Last week I did something I didn’t expect to do. I switched from Ubuntu Linux, which I had used directly or via derivatives for well over a decade, to Fedora Linux. After a few days on Fedora I don’t think I’ll be going back to Ubuntu any time soon.
There wasn’t a technical reason for the change. I had been thinking of trying Fedora since I bought my laptop a month ago. What got me to do it last week was when I realized, probably thanks to not having used Linux for a while, that I had missed adding full-disk encryption to the machine on Ubuntu.
Unlike other operating systems you can’t just encrypt a disk that is already running Linux. Instead you have to re-install the OS and apply encryption during the setup process. This made for a perfect opportunity to give Fedora a try.
It’s not that I had been unhappy with Ubuntu either. After over a decade of using it with both laptops and servers it worked well for me and didn’t create any real problems. I just wanted to try something new. Given that Fedora is also well supported by Framework and offers a bit more vanilla implementation of Gnome, I didn’t have anything to lose. My Linux laptop isn’t my primary computer, it was time to try something new.
Where Fedora wins
First, Fedora feels cleaner than Ubuntu. The UI seems less cluttered and smoother than where Ubuntu has gone. That may just be because it doesn’t rely so heavily on the brown color scheme but it was instantly noticeable to me and, frankly, I really like it.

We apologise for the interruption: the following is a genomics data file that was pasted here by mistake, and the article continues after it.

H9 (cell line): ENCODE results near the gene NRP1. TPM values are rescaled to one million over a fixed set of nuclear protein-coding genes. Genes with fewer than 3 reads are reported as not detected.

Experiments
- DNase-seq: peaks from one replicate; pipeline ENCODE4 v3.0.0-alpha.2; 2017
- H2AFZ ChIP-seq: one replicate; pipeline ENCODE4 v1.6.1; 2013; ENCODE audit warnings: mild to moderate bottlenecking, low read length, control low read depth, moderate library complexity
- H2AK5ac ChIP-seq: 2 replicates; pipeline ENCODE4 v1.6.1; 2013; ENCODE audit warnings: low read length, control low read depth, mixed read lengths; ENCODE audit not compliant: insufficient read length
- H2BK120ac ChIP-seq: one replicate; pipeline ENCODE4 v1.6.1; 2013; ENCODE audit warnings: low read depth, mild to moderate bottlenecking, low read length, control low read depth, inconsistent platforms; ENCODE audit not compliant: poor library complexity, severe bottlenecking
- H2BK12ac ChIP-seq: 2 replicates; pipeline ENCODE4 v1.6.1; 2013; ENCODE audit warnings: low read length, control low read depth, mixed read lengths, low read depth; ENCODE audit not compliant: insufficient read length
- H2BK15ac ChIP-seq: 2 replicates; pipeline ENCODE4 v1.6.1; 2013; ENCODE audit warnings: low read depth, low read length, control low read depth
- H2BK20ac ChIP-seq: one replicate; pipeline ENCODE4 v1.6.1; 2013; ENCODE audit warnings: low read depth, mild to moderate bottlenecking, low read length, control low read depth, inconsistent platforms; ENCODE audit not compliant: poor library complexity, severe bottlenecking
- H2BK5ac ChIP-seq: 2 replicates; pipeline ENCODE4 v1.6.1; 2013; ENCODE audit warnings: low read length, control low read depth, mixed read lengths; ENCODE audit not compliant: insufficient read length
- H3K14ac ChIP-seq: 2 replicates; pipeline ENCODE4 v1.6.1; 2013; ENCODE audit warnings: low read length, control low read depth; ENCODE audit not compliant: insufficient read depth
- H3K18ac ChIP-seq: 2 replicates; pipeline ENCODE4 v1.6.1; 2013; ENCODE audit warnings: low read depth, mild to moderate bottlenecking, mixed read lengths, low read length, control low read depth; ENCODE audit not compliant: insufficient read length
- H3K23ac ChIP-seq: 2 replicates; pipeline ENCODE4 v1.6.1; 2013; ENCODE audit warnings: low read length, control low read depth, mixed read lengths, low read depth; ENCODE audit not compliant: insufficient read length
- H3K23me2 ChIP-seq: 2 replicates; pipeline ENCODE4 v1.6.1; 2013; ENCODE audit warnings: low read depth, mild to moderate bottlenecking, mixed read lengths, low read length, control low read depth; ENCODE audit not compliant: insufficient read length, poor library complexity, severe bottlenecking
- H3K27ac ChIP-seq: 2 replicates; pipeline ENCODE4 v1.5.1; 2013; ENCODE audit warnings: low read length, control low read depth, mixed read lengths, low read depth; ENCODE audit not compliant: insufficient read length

Second, at least on my laptop Fedora does seem to run better. Both distros worked fine with all the hardware but Ubuntu, at least with 22.04, still tended to crash a lot. In addition, Ubuntu often couldn’t wake from sleep at all if I closed the lid and it threw a bios warning with every boot. Fedora does none of that. It boots without any warnings and has had far fewer crashes than Ubuntu. I don’t even feel like I have to turn the laptop off if I put it aside for a little while and that has been incredibly nice.
In the end, while it surely has a lot to do with my hardware, Fedora is just working better than Ubuntu. Add in the cleaner interface and I’m very happy with it.
Where Ubuntu wins
I’ve railed against Linux software distribution for quite a long time. The need for multiple package managers on every distro is not a good thing, on Fedora I’m finding even a few more issues with software distribution than I did with Ubuntu.
Fedora uses Flatpak, which is fine. Ubuntu defaults to Snap. The catch is I’ve encountered a number of apps that say they only support Ubuntu. While nothing has been a show-stopper, just getting everything to work in Fedora was definitely more of a challenge as the entire ecosystem seems to have conflated Ubuntu with Linux in the same way that so many conflate Mastodon with the Fediverse. It’s incredibly annoying.
One example I’m still trying to sort out is Docker. On Ubuntu Docker Engine’s installer takes care of all the firewall rules for you. That isn’t the case on Fedora and now I find myself still trying to figure out how to get containers to talk to each other on the new distro. It isn’t insurmountable, but it isn’t fun either. If I was a less-experienced user I could see the additional burden of less-supported software forcing me to throw in the towel.
In the end, I do have the experience to push through the issues caused by the lack of support for Fedora and I really do appreciate both its hardware support and clean Gnome implementation. I won’t say I’ll never go back to Ubuntu but, at least for the time being, I think Fedora is going to work quite well for me. Maybe it will even be able to become my daily driver before too long.